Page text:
Conservatives won a big victory in the off-year election in Ohio on Tuesday with a huge win on the issue of ObamaCare.
Ohio voters overwhelmingly approved a state constitutional amendment disapproving the federal mandate that will require most Americans to buy health insurance by 2014 or face fines.
The Ohio referendum called Issue 3 won with a whopping 66% of the vote.
This is yet another significant repudiation of the Obama agenda, and the first electoral defeat for Obama’s national health care plan since it was signed into law in March 2010.
The victory will not exempt Ohio from the insurance mandate because federal law overrules state law, but it does give momentum to those who ultimately wish to repeal ObamaCare. The constitutionality of the mandate will likely be decided by the US Supreme Court and could possibly lead to the demise of the whole law.
The vote is significant because it puts Obama in a bad light in a crucial swing state for the 2012 presidential race. One of the leading Republican presidential contenders Mitt Romney has said that he will grant ObamaCare waivers to all 50 states through executive order on Day One of a Romney administration.
Issue 3 adds an amendment to the Ohio state constitution stating that “no law or rule shall compel, directly or indirectly, any person, employer, or health care provider to participate in a health care system.”
Said Jeff Longstreth, campaign manager for Ohioans for Healthcare Freedom, “We’ve sent a strong message throughout the country tonight, that individual liberty and personal freedom should and will be protected.”
Backers of Issue 3 were nervous before the vote since it came on the same day that Ohioans were expected to vote strongly on another referendum – Issue 2 – against Republican governor John Kasich’s effort to rein in the power of state employee labor unions.
The union-backed win for the much-touted Issue 2 came on the heels of union-curbing Wisconsin legislation last Winter that will help Wisconsin to close its budget gap without new taxes for inflated state employee salaries. Like other governors, Kasich has portrayed public-sector salaries as an excessive cost to the state that is driving business away.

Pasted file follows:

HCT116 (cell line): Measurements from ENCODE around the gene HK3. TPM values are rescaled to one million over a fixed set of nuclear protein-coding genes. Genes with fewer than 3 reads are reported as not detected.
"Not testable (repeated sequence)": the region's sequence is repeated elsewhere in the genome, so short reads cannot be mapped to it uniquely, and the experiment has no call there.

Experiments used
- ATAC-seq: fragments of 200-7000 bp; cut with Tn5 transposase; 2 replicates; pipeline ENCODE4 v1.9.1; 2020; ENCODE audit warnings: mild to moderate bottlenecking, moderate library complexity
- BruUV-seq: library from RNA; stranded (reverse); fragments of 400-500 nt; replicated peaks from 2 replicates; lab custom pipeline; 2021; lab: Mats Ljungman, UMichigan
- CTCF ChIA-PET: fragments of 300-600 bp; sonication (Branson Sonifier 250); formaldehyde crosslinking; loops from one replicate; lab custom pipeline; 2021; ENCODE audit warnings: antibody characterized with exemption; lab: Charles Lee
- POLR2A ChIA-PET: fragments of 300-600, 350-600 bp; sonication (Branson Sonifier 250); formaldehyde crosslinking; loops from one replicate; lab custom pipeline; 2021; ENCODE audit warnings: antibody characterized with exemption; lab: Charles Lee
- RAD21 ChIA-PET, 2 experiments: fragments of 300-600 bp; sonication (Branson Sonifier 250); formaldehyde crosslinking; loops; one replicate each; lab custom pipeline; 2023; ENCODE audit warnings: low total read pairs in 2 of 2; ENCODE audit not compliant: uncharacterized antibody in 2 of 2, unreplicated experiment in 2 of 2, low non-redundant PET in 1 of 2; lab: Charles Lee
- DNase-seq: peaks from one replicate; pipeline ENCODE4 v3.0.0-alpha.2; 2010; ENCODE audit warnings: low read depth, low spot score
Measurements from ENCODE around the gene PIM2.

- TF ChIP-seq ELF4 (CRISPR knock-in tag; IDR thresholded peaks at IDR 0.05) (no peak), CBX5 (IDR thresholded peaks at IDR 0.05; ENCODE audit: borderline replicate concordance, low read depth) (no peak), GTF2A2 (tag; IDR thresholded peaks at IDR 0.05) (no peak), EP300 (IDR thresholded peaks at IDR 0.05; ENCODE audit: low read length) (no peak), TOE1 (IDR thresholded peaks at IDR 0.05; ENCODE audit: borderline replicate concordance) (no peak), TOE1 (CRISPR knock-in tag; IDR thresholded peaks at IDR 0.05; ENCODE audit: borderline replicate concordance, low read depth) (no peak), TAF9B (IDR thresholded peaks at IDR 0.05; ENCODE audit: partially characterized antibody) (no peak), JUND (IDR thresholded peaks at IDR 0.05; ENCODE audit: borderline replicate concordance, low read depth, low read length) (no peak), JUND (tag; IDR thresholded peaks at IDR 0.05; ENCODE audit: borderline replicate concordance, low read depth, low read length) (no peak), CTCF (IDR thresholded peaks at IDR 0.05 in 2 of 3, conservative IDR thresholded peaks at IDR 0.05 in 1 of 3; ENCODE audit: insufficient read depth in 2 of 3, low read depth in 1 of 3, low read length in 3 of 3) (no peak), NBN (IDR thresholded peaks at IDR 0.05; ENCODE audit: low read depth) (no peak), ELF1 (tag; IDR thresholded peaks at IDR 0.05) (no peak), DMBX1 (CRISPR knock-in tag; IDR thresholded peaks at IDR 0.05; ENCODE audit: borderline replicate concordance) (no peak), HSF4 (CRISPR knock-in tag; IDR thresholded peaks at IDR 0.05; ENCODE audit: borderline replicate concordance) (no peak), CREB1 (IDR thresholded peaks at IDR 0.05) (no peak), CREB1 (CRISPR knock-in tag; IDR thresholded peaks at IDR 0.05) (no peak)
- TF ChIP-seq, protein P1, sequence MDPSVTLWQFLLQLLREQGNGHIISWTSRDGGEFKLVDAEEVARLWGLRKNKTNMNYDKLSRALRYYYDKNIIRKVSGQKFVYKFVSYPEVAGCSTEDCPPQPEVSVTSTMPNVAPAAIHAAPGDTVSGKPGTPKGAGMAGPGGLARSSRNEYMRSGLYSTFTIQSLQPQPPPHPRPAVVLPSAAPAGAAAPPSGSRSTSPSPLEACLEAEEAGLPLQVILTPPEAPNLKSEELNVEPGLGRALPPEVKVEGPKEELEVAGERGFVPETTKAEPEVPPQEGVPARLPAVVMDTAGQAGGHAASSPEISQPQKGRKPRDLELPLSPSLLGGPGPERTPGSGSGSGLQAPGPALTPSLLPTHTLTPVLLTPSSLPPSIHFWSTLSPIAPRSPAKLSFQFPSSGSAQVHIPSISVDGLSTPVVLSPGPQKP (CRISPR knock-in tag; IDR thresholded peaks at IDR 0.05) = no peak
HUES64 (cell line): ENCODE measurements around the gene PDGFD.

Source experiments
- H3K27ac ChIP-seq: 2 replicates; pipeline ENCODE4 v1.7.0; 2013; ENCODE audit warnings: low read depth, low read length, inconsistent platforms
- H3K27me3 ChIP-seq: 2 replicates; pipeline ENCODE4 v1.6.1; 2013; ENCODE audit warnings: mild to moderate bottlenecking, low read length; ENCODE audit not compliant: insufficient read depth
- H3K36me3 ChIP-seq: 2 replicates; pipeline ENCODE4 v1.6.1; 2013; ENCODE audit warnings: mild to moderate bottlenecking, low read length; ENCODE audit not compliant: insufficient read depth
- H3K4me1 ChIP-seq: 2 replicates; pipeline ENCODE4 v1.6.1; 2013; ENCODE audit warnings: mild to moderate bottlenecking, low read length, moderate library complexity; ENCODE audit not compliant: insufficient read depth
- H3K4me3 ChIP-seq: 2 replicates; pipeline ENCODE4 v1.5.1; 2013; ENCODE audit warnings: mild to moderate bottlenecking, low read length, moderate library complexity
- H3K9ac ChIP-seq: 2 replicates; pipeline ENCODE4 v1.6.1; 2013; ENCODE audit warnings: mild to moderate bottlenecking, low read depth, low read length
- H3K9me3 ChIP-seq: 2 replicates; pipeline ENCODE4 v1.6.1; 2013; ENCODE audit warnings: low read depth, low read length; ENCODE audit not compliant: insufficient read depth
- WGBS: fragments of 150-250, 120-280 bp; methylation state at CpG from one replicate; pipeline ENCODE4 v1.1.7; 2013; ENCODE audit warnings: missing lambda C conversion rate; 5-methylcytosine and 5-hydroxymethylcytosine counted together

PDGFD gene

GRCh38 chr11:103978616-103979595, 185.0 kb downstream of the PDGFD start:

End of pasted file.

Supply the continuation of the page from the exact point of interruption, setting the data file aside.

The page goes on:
Indeed the big ObamaCare victory was overshadowed by massive media coverage of Issue 2 which won by 61% to 39%.
According to the the Columbus (Ohio) Dispatch, the Issue 2 vote ‘strikes down Senate Bill 5, a sweeping overhaul of Ohio’s 28-year-old collective-bargaining law that sought to end binding arbitration to settle contracts with safety forces, ban strikes for other public workers, set payments for health insurance and pensions, and strongly tip the balance of power in negotiations to elected governing bodies.’
Governor Kasich said that the voters “might’ve said it was too much too soon.”
Union backers far outspent reform supporters and played on emotional heartstrings with cops and firefighters playing poor-mouth in advertisements. The fact that police and firefighters were rightfully included in the original legislation gave union backers ammunition for their cause, painting a picture of selfless civil servants leaving the population prone to fires and crime if the repeal failed.
Kasich, who is seeking to reform Ohio’s economy just as governor Christie has done in New Jersey, is seeking to hold the line on state spending and taxes and encourage business. Senate Bill 5 was intended to lower costs and taxes by reigning in union power.
But to a labor union, whose ranks have shrunk in the private sector from 40% of the workforce in 1945 to about 7% today, no salary is high enough. 37% of America’s public-sector employees are unionized. About 15 million American workers are unionized, evenly split between public and private.
This vote is seen as an important public-sector union win after the big union loss in Wisconsin last Winter and after governor Christie’s successful battle with New Jersey public unions.
Meanwhile a vote in Mississippi decided not to define “personhood” at the point of conception by 58% to 42%. Many voters said that the issue was worded too restrictively and that a better-worded amendment may have passed.
Conservative groups are seeking such a ballot success in order to bring the issue before the US Supreme Court and to possibly overturn the 1973 pro-abortion Roe v Wade decision.
A similar “personhood” vote failed in Colorado in 2008 and 2010 but Personhood USA, which put the measure on these ballots, is on the march with plans for three more state initiatives in 2012.
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